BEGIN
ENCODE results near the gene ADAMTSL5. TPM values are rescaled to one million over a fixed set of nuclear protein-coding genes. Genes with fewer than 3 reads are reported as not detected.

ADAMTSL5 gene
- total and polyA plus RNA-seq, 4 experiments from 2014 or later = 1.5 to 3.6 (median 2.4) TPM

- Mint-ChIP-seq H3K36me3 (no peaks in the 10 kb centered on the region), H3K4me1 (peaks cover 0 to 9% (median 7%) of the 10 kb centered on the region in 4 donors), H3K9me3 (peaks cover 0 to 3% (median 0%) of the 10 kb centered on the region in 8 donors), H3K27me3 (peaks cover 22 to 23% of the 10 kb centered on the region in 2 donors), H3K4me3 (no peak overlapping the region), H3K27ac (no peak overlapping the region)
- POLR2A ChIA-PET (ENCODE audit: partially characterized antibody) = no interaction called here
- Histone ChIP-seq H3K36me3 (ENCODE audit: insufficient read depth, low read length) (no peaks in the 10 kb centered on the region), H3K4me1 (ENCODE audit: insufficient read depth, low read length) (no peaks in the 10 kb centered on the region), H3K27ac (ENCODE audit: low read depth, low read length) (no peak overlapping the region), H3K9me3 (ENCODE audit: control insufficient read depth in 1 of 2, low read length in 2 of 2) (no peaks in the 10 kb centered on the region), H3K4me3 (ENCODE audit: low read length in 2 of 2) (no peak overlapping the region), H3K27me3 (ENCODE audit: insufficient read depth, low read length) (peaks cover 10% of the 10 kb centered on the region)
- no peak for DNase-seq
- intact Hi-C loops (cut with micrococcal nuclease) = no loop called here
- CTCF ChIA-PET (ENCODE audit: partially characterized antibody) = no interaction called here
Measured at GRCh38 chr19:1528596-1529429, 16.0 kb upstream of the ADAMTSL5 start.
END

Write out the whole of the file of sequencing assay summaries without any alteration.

ENCODE results near the gene ADAMTSL5. TPM values are rescaled to one million over a fixed set of nuclear protein-coding genes. Genes with fewer than 3 reads are reported as not detected.

ADAMTSL5 gene
- total and polyA plus RNA-seq, 4 experiments from 2014 or later = 1.5 to 3.6 (median 2.4) TPM

- Mint-ChIP-seq H3K36me3 (no peaks in the 10 kb centered on the region), H3K4me1 (peaks cover 0 to 9% (median 7%) of the 10 kb centered on the region in 4 donors), H3K9me3 (peaks cover 0 to 3% (median 0%) of the 10 kb centered on the region in 8 donors), H3K27me3 (peaks cover 22 to 23% of the 10 kb centered on the region in 2 donors), H3K4me3 (no peak overlapping the region), H3K27ac (no peak overlapping the region)
- POLR2A ChIA-PET (ENCODE audit: partially characterized antibody) = no interaction called here
- Histone ChIP-seq H3K36me3 (ENCODE audit: insufficient read depth, low read length) (no peaks in the 10 kb centered on the region), H3K4me1 (ENCODE audit: insufficient read depth, low read length) (no peaks in the 10 kb centered on the region), H3K27ac (ENCODE audit: low read depth, low read length) (no peak overlapping the region), H3K9me3 (ENCODE audit: control insufficient read depth in 1 of 2, low read length in 2 of 2) (no peaks in the 10 kb centered on the region), H3K4me3 (ENCODE audit: low read length in 2 of 2) (no peak overlapping the region), H3K27me3 (ENCODE audit: insufficient read depth, low read length) (peaks cover 10% of the 10 kb centered on the region)
- no peak for DNase-seq
- intact Hi-C loops (cut with micrococcal nuclease) = no loop called here
- CTCF ChIA-PET (ENCODE audit: partially characterized antibody) = no interaction called here
Measured at GRCh38 chr19:1528596-1529429, 16.0 kb upstream of the ADAMTSL5 start.